What are some of the misperceptions about transgender people that our society has?

The very basic thing that anyone who comes across a trans person is “Yeh banda Hijra hai” (this guy is a eunuch) which is wrong. Basically, people need to understand the eunuch is one that belongs to the hijra community and follow the 'Guru-Chela' system and have their own socio-cultural environment where they are born and brought up. Whereas, trans persons like me are privileged with facilities that our families have provided, especially education. It is because of such facilities we are able to voice our opinion in society. Quite often people misunderstand a trans person to be an Intersex individual. When I say Intersex, it means an individual who may or may not have both genitals completely or partially developed. Not every transgender person is a Hijra (eunuch), but all Hijras (eunuchs) are Transgenders, that's what people need to understand.

What are the challenges that transgenders face in a country like India?

The basic one would be misunderstanding or misconception - that has been a trend in society. There’s a lot of hatred towards transgender people. This is well noticeable in locals trains, streets where trans people are beggars or sex workers. This needs to stop and they must be given opportunities like jobs or education. Trans people are bullied, mocked and laughed at in employment sectors.

How difficult is it for a Trans person to find a life partner?

It is not very easy to find a partner in India because not everyone is loyal. Trans people are always looked with an aspect of exploring their bodies. There is a lot of lust in people’s eyes. When we walk on the streets, people want to know what’s in our pant which is sad. All they want to do is explore or have a one-night-stand. Hence it is tough to find a partner in India.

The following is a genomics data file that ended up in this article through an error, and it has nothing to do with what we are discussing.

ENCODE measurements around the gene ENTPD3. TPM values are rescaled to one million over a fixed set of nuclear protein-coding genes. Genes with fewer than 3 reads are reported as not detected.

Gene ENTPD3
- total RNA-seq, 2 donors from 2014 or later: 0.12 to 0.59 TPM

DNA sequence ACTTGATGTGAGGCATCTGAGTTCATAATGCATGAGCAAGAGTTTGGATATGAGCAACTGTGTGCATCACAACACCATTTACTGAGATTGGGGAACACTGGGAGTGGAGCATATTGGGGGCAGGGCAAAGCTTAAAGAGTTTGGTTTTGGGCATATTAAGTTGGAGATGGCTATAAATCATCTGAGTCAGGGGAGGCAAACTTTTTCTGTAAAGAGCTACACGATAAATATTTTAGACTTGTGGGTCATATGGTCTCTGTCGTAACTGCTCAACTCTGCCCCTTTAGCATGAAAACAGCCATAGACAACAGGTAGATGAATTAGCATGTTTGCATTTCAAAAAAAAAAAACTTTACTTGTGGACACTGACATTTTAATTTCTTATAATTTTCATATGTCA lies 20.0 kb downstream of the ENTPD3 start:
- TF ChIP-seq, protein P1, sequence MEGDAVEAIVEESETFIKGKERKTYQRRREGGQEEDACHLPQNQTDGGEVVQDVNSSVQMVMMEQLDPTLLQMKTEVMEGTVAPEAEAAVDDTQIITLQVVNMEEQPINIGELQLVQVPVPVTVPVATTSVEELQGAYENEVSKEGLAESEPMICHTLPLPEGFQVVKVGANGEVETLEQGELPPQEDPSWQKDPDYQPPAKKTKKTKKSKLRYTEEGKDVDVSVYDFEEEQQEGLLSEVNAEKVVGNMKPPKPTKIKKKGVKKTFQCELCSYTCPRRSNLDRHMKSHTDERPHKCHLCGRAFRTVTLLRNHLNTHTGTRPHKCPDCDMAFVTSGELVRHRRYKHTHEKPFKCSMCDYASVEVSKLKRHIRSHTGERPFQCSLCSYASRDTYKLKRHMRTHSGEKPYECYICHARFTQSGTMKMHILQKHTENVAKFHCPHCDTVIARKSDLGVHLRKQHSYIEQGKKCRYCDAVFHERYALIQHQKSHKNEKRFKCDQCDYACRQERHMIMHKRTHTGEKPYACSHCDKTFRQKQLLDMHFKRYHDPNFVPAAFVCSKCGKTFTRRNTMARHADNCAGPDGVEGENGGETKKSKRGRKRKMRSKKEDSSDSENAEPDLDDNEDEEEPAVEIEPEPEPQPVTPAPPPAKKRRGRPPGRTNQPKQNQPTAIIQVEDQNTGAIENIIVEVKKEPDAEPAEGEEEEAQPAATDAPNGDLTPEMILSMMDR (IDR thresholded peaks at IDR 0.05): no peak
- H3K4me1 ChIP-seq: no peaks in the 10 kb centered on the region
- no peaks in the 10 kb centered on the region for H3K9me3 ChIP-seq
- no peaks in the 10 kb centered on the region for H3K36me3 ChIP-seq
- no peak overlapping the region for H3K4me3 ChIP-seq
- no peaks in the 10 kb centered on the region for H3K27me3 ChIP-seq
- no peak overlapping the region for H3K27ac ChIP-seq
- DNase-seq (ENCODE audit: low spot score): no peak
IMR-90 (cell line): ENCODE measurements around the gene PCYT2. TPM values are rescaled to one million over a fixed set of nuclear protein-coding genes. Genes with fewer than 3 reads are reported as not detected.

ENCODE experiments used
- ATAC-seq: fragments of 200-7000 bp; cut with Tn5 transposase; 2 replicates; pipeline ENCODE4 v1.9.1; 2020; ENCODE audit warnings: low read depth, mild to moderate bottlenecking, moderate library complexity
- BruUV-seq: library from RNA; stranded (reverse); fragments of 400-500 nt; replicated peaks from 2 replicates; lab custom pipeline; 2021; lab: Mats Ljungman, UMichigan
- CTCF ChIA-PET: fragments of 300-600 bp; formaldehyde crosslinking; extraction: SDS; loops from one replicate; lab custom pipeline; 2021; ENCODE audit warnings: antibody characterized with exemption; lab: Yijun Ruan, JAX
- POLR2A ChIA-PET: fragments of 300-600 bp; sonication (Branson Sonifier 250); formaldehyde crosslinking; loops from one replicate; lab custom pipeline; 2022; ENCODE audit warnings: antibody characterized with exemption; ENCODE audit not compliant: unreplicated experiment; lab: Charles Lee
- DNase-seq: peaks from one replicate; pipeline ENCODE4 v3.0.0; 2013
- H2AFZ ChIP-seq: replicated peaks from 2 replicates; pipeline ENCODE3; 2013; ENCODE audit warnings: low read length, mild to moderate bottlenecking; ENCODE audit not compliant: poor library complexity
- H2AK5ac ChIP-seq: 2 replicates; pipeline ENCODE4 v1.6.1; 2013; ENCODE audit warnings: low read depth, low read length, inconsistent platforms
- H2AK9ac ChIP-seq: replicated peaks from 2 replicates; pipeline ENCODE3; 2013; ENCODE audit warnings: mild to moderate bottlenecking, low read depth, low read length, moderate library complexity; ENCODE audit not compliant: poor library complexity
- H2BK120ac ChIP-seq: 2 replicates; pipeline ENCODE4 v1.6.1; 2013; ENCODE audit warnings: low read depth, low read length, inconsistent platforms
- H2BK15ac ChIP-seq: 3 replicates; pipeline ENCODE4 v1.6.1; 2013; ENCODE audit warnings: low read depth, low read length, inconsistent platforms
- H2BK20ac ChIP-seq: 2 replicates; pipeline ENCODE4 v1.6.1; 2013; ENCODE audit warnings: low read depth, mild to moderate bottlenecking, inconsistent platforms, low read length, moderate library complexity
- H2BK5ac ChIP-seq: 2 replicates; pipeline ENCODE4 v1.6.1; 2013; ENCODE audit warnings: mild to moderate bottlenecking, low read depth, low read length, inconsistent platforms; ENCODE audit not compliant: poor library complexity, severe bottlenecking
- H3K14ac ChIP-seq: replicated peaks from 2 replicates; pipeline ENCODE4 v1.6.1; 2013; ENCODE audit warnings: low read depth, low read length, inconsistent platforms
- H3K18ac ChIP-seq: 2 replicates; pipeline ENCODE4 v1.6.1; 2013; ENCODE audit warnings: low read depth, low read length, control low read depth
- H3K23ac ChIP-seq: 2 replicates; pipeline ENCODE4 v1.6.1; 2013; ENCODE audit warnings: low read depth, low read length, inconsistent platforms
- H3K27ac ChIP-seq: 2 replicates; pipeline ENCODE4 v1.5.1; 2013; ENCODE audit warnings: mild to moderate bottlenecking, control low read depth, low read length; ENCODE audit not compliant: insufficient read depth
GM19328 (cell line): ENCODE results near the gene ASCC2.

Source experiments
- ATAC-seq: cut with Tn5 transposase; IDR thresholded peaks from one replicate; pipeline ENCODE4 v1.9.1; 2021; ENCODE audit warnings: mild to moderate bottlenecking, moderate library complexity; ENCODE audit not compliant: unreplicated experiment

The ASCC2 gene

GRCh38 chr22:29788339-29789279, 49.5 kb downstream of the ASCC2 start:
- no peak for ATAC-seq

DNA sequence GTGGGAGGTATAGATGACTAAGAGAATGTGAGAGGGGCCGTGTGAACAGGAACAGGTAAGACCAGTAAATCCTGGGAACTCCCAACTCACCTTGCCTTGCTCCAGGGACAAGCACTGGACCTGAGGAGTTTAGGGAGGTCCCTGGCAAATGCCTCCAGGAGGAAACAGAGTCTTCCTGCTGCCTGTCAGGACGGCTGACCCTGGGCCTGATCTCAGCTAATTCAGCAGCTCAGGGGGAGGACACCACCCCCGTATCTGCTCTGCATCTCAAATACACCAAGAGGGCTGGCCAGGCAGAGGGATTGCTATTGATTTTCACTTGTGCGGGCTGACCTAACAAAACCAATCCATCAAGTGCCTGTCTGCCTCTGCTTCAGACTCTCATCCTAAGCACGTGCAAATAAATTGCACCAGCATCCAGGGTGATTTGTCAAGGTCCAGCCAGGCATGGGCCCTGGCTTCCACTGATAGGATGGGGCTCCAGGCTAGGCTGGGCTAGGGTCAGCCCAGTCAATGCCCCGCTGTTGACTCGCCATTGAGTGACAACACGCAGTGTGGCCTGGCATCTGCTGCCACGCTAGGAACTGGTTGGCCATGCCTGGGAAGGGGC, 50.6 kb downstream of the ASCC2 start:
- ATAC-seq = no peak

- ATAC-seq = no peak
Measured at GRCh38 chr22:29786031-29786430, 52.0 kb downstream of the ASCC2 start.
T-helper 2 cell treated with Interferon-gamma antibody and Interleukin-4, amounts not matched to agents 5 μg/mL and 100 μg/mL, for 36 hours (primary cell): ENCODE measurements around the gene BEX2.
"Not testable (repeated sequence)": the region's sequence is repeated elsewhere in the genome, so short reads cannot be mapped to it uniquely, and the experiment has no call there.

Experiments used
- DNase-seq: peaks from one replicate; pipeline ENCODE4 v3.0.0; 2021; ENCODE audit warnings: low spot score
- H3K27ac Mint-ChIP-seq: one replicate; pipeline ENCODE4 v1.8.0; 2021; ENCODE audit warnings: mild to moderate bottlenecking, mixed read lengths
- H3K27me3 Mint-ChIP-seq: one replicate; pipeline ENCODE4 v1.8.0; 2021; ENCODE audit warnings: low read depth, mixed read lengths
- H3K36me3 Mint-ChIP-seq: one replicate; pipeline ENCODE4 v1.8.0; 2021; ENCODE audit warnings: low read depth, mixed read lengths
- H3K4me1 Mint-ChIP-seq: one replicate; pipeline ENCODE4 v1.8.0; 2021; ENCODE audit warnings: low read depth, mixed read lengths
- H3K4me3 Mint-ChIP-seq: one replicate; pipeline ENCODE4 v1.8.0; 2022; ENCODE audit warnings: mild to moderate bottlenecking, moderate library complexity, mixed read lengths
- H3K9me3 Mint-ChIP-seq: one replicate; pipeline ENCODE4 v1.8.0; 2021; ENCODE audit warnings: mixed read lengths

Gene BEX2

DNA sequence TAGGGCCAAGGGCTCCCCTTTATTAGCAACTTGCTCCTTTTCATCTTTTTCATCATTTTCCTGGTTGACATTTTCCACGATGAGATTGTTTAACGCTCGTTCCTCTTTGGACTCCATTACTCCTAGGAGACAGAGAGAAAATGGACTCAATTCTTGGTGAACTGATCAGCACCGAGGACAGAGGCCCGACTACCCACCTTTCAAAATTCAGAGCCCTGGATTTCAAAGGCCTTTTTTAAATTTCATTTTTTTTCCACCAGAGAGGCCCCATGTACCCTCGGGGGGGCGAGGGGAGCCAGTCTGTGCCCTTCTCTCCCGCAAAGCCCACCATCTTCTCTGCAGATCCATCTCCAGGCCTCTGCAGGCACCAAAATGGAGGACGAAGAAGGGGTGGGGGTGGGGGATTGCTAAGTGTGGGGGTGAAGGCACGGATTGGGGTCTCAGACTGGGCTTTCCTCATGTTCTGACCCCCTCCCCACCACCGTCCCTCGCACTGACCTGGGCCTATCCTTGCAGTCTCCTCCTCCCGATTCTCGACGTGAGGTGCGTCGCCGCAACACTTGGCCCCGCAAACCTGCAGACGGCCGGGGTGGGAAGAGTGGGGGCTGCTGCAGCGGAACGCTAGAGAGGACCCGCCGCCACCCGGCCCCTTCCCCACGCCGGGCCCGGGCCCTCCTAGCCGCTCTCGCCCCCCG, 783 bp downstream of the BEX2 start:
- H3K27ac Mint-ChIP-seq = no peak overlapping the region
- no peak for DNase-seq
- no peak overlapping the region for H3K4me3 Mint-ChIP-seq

If you had to advise or educate the society about the LGBTQ community, what would you say?

One basic thing I believe is that 'if you do not know, ask.' Because asking really helps you improve your knowledge about people like us. If you don’t ask, it leads to misconception. Ask us 'What is our preferred gender pronoun' or 'how would we like to be addressed and with what name.'

Did you face any kind of abuse or harassment as a child?

Yes, I did. Knowing that I identified myself as a woman or girl child, there was a lot of agitation and frustration built in because I wasn’t allowed to be who I was. Society wanted me to be as per their expectations and there was constant pressure on my family. I am a survivor of physical, mental, sexual abuse and neglect.

Can you tell us a little more about the Pride Parade as to why is it important to the community?

It is very important to the community because it is a day where people celebrate, people are able to express their gender identity, they are able to wear their gender on their sleeves and be comfortable with whoever they are irrespective of who is looking at them or whether they are being judged. It is a day of celebration.